to provide a secure mounting pad. Final adjustments are easy to
make, since the metal step is now soft, and if it's damaged later,
it's a simple matter to bend it back into shape.

Richard Hendrickson

[Non-text portions of this message have been removed]


Re: Sill Steps

Richard Hendrickson
 

On Aug 30, 2009, at 9:15 AM, Jim Betz wrote:

.... The best thing, of course, is to replace the plastic step with a
brass one - it is a lot stronger ... and often looks better.
Jim goes on at some length about this, and I entirely agree. Sill
steps are the most vulnerable parts on most freight car models and
plastic ones can be broken off in even a minor derailment (to say
nothing about the ham-fisted operators on many club layouts). I
recently built a kit in which the styrene steps were so fragile that
three of the four broke as I was (very carefully) removing them from
the sprue.

I use A-Line flat wire steps on almost all of my freight car models;
if none of the three available styles is correct, they can usually be
bent or tweaked to make accurate replacements for plastic steps.
I've learned a couple of quick tricks which improve the process.
First, I anneal the steps by heating them to dull red with a
resistance soldering tool and quenching them in water. They can then
be bent as needed without breaking, and that also removes the clear
coating that prevents them from tarnishing (and also tends to prevent
paint from adhering). I then blacken them with chemical blackener,
which slightly etches the metal so it takes paint very well and also
prevents the shiny metal from showing through if the paint gets
rubbed off. I drill mounting holes with a #69 drill bit; that's
slightly oversize but makes them easy to install, and they can then
be secured in place with a drop of gap-filling CA adhesive. If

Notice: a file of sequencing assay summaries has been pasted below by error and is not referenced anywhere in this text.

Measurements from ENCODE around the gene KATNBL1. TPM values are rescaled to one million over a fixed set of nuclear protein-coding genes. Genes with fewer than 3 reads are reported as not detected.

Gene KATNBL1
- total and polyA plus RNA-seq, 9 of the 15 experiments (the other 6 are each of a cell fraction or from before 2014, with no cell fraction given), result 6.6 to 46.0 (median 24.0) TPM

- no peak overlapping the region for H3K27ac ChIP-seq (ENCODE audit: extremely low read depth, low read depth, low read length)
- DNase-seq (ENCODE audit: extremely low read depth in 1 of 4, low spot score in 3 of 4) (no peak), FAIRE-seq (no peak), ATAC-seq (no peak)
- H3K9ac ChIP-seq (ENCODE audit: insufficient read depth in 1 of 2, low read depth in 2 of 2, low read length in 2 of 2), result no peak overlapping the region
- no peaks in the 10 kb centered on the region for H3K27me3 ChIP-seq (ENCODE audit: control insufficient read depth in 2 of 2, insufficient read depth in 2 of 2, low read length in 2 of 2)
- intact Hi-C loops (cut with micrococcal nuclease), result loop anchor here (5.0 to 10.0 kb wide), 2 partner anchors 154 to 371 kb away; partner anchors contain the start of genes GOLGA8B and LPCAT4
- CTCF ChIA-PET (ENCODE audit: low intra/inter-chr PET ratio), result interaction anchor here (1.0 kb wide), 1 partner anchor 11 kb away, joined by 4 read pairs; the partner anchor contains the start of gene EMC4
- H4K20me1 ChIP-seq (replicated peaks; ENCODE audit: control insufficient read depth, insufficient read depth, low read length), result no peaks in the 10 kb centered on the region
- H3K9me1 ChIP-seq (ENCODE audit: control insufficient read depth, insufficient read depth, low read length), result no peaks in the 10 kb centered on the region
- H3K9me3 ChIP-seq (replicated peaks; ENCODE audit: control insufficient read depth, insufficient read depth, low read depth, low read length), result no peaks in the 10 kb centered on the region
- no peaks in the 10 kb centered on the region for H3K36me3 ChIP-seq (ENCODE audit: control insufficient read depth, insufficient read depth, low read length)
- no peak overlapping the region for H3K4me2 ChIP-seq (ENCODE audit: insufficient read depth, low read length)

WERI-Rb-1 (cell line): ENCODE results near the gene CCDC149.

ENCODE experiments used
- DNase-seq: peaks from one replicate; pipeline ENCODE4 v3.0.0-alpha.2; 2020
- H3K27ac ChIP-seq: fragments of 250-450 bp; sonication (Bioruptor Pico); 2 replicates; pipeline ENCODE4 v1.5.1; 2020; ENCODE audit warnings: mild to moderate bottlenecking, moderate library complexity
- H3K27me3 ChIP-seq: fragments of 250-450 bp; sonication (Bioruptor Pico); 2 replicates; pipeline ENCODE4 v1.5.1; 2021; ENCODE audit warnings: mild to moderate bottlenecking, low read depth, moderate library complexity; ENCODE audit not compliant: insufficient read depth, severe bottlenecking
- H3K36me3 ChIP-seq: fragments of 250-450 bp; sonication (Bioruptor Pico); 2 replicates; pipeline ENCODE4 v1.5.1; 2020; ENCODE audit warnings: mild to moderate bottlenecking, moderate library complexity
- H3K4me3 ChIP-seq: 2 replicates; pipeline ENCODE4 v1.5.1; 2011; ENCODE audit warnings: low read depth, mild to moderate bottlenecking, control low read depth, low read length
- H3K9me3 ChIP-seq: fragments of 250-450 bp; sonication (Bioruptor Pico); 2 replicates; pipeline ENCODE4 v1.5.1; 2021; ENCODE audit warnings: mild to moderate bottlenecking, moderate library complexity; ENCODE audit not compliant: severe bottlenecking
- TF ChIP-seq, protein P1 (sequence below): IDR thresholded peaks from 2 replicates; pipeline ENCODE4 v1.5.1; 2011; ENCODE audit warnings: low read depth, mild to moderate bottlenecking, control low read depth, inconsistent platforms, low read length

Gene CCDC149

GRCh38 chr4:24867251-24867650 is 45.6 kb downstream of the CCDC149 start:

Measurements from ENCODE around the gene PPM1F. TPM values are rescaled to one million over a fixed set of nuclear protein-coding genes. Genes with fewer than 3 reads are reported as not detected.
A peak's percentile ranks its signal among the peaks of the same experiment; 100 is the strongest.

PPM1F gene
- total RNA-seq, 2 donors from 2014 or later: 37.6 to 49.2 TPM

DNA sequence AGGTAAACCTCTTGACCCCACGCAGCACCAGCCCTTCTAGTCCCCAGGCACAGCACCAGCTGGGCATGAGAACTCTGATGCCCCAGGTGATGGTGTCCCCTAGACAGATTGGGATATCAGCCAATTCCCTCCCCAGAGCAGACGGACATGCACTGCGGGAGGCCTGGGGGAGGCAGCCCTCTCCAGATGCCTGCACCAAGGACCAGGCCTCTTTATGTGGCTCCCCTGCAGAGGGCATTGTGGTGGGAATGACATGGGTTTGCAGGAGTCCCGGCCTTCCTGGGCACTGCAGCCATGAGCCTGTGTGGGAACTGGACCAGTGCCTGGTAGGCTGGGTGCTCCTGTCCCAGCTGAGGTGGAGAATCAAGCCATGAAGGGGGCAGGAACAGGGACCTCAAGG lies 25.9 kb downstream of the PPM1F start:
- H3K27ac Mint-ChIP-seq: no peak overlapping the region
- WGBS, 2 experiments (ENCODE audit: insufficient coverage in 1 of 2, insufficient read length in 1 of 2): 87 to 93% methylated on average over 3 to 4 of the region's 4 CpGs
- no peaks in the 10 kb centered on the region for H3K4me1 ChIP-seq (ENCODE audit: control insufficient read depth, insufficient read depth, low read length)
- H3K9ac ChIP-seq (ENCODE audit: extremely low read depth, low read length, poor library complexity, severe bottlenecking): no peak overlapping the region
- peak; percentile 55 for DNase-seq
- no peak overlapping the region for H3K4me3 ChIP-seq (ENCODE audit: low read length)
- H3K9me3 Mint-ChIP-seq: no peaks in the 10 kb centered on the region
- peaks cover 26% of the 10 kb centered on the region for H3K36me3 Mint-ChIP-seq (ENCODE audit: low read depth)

needed, small bits of styrene can be cemented behind the side sills
to provide a secure mounting pad. Final adjustments are easy to
make, since the metal step is now soft, and if it's damaged later,
it's a simple matter to bend it back into shape.

Richard Hendrickson


WIF 106 car

Mike Brock <brockm@...>
 

From Bill Welch:

Regarding the WIF 106 car, this is actually one of 10 I believe came from the High Point Thomasville & Denton Railroad. These were 10 foot inside height cars with Duryea underframes.


Steve Funaro told me he offered these HPT&D cars a couple of shows within the last couple of years but withdrew them because they did not sell. I sent him scans of the two photos I have in WIF service along with a scan of the Champ decal set I have trying to get him to offer the cars as WIF. He has not advertised or offered them. Very frustrating!


WIF also had some steel rebuilds secondhand from a NE railroad I believe we will be seeing from another resin kit maker.


Bill Welch


Blue Coal Hoppers

wulantowag <SUVCWORR@...>
 

Check the archives and did not find the answer to these questions. What is the time period when the "blue coal" P/L was applied to hoppers by the Antracite roads? To which roads and cars was it applied?

TIA

Rich Orr


Re: ORER request

earlyrail
 

Sent direct were images of
Dec 1911
April 1905
January 1904
April 1902
January 1901
January 1900
not listed in March 1899

Howard Garner
Pickens, SC

--- In STMFC@yahoogroups.com, "Frank Valoczy" <destron@...> wrote:


Would anyone be able to provide any pre-1912 ORER listings for Imperial
Oil, Ltd.?

Thanks,

Frank Valoczy
Vancouver, BC


Re: ORER request

Al and Patricia Westerfield <westerfield@...>
 

Frank - Send me your email address and I'll send you 1905. - Al

----- Original Message -----
From: Frank Valoczy
To: STMFC@yahoogroups.com
Sent: Saturday, August 29, 2009 5:00 PM
Subject: [STMFC] ORER request



Would anyone be able to provide any pre-1912 ORER listings for Imperial
Oil, Ltd.?

Thanks,

Frank Valoczy
Vancouver, BC

105441 - 105460 of 189881